Do You Know About Wernicke-Korsakoff Syndrome?

Alcoholic beverages tend to surround us at many times in our lives. However, it can have many harmful effects on our health.
Do You Know About Wernicke-Korsakoff Syndrome?
Sergio De Dios González

Written and verified by the psychologist Sergio De Dios González.

Last update: 07 November, 2023

It’s a fact that excessive alcohol intake causes disorders, whether intense or chronic, in our central nervous system. This especially happens in our brain, like with Wernicke-Korsakoff syndrome.

But, this knowledge was not wide-spread until the 19th century. Even today we don’t know the real reasons that consuming alcohol causes some of the brain syndromes it does.

People traditionally thought that the psychopathology of alcohol just consisted of the direct, exclusive consequence the substance had on our central nervous system.

But over time,  we’ve seen  the repercussions associated with excessive alcohol intake related malnutrition.

These are clearly decisive repercussions when it comes to the appearance of some of these disorders.

Coming up, we’re going to look at one of the most well-known disorders caused by excessive alcohol consumption. Let’s talk about Wernicke-Korsakoff syndrome.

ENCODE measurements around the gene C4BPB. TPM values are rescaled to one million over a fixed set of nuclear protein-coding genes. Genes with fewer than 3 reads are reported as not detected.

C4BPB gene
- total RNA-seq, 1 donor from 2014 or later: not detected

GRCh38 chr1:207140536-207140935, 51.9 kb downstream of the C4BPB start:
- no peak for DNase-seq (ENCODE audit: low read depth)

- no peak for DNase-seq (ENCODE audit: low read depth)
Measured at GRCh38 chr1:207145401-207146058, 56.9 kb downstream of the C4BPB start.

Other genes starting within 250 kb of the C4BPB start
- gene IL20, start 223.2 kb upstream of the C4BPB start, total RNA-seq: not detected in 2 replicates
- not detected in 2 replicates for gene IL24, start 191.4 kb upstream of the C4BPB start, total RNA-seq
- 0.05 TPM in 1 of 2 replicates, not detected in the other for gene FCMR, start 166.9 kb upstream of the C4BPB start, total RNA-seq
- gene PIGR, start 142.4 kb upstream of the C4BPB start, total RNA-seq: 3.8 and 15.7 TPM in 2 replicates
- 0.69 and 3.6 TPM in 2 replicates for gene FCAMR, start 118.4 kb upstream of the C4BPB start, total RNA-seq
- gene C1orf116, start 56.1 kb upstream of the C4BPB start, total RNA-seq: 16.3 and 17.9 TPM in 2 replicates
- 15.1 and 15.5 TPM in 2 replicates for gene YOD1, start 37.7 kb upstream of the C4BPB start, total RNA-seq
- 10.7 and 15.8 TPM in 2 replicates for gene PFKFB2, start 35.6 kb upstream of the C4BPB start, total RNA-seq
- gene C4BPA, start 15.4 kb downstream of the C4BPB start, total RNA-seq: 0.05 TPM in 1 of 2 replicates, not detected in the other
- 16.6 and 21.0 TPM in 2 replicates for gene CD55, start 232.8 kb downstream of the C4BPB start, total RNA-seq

Wernike-Korsakoff syndrome- drinking too much

Wernicke-Korsakoff Syndrome

Wernicke’s encephalopathy and Korsakoff’s syndrome are different conditions. But they occur together a lot of the time. 

When this happens, we’re talking about Wernicke-Korsakoff syndrome. As we’ll see below, one of its causes is a thiamine (vitamin B1) deficiency.

A lack of vitamin B1 is common in people with alcoholism. But they’re not the only people who get it. It’s also common in people whose bodies don’t properly absorb food (malabsorption). This might happen occasionally as a result of a chronic illness, or after surgery for obesity.

Korsakoff syndrome, or psychosis, tends to develop as the symptoms from Wernicke’s syndrome disappear. 

Wernicke’s encephalopathy causes brain damage in the lower regions of the brain, the thalamus and hypothalamus.

Korsakoff’s psychosis comes from the permanent damage in the areas of the brain related to memory.

We’re going to look separately at Wernicke’s encephalopathy and Korsakoff’s amnesia syndrome. That way it’ll be easier to understand what we’re talking about.

a man drinking at the bar, drunk

Wernicke’s Encephalopathy

Wernicke first described it in 1885. It’s present in chronic alcoholics with nutritional deficiencies. With Wernicke’s encephalopathy, we see symmetrical lesions on the brain structures surrounding the third ventricle, aqueduct, and forth ventricle.

Specifically, these structures are the mammillary bodies, the dorsolateral thalamus, the locus coeruleus, periaqueductal gray matter, the oculomotor nucelus, and the vestibular nucleus.

Also, 50% of cases include lesions on the cerebellum as well, causing a selective loss of Purkinje neuronsProbably the most typical neurological sign of this encephalopathy is the atrophying of the mammillary bodies. This shows up in approximately 80% of all cases.

Symptoms of Wernicke’s Encephalopathy